Abstract 17478: Relationship Between Temporal Distribution of Coronary Artery Disease Progression and Subsequent Consequences in Patients With Acute Coronary Syndromes
Background: Recent reports have shown that the late consequences of presentation with ACS has been underestimated. The relationship between temporal distribution of clinically silent progression of coronary artery disease and subsequent consequences with ACS is unclear.
Methods: We studied 217 patients (182 men, 64 ± 10 years) with ACS undergoing percutaneous coronary intervention (PCI) for culprit lesion during initial hospitalization. All patients underwent serial coronary angiograms (CAGs) immediately before PCI, and at 8 ± 2 months and 60 ± 10 months after presentation. Coronary artery disease progression (CP) was defined as an increase >= 15 % in stenosis severity of lesion in nonculprit artery between 2 serial CAGs. The relationship of CP between each of 2 serial CAGs and subsequent clinical events after final CAG was examined. Major adverse cardiac events (MACEs) were defined as death, myocardial infarction, unstable angina, heart failure, and ischemic stroke.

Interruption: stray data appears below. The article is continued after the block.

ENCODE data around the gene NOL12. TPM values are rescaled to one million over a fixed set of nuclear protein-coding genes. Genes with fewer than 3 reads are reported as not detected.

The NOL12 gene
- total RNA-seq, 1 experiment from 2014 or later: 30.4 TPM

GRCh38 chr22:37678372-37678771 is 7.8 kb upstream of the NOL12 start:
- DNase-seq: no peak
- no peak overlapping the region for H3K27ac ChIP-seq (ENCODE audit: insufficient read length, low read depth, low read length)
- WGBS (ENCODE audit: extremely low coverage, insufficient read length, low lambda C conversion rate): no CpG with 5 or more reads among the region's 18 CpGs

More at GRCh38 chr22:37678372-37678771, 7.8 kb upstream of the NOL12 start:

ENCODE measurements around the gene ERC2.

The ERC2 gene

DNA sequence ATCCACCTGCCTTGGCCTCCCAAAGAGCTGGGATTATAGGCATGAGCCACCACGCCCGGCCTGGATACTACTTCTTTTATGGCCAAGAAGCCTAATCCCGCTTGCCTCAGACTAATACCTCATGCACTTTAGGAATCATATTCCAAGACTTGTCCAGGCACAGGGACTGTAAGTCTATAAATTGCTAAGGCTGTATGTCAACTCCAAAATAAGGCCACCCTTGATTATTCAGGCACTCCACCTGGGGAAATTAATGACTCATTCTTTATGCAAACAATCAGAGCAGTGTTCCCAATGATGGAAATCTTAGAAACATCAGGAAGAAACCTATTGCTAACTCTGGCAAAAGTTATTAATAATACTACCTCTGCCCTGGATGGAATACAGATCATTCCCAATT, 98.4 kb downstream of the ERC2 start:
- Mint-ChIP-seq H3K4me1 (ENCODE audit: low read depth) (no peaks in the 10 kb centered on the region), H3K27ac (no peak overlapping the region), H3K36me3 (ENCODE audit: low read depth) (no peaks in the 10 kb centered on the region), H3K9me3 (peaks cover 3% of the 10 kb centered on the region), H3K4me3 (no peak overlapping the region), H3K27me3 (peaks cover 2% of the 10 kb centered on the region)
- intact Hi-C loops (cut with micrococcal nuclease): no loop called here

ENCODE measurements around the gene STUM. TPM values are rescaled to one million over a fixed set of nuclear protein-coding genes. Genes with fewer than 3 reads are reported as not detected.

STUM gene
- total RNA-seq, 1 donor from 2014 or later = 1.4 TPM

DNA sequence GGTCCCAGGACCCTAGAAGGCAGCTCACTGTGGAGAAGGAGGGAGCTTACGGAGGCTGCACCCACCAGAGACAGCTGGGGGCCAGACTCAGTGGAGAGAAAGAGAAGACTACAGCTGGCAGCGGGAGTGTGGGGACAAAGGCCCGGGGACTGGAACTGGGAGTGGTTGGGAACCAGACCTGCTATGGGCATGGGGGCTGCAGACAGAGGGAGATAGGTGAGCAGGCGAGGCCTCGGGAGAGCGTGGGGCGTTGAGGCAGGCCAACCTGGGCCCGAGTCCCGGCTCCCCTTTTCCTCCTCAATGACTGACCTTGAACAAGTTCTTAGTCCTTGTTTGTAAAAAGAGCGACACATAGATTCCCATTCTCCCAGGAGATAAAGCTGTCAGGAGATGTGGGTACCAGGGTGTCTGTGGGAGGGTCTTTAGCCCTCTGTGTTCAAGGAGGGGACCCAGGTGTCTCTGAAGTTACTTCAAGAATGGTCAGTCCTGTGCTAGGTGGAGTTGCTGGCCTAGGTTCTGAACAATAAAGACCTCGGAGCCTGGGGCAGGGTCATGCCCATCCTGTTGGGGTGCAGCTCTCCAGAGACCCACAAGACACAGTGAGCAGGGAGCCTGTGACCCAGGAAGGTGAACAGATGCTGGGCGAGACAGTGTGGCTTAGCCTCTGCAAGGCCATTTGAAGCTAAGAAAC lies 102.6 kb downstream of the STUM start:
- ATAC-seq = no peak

Results: During median follow-up duration after final CAG of 48 months, 54 MACEs (10 death, 7 myocardial infarction, 17 unstable angina, 15 heart failure, 5 ischemic stroke) were observed. Kaplan-Meier curves demonstrated a significant difference in event-free survival according to CP between each of 2 serial CAGs (Fig.). Cox regression analysis revealed that CP between first and second CAGs (OR 2.34, 95% CI 1.37 to 4.00, p=0.002), CP between second and final CAGs (OR 2.82, 95% CI 1.65 to 4.80, p<0.001), and eGFR on initial admission < 60 ml/min/1.73m2 (OR 1.86, 95% CI 1.09 to 3.19, p=0.023) were the independently associated with MACE beyond final CAG.
Conclusion: Both of CP in the early phase (0 - 8 months) and CP in the late phase (8 - 60 months) during the 5 years after ACS were independently associated with the subsequent clinical event. This may indicate prognostic significance of the persistency of the widespread coronary disease activity following presentation in patients with ACS undergoing PCI.
Author Disclosures: T. Nakachi: None. H. Kirigaya: None. D. Gyotoku: None. N. Iinuma: None. N. Ishii: None. Y. Miki: None. K. Iguchi: None. K. Fukui: None. S. Umemura: None. K. Kimura: None.
- © 2014 by American Heart Association, Inc.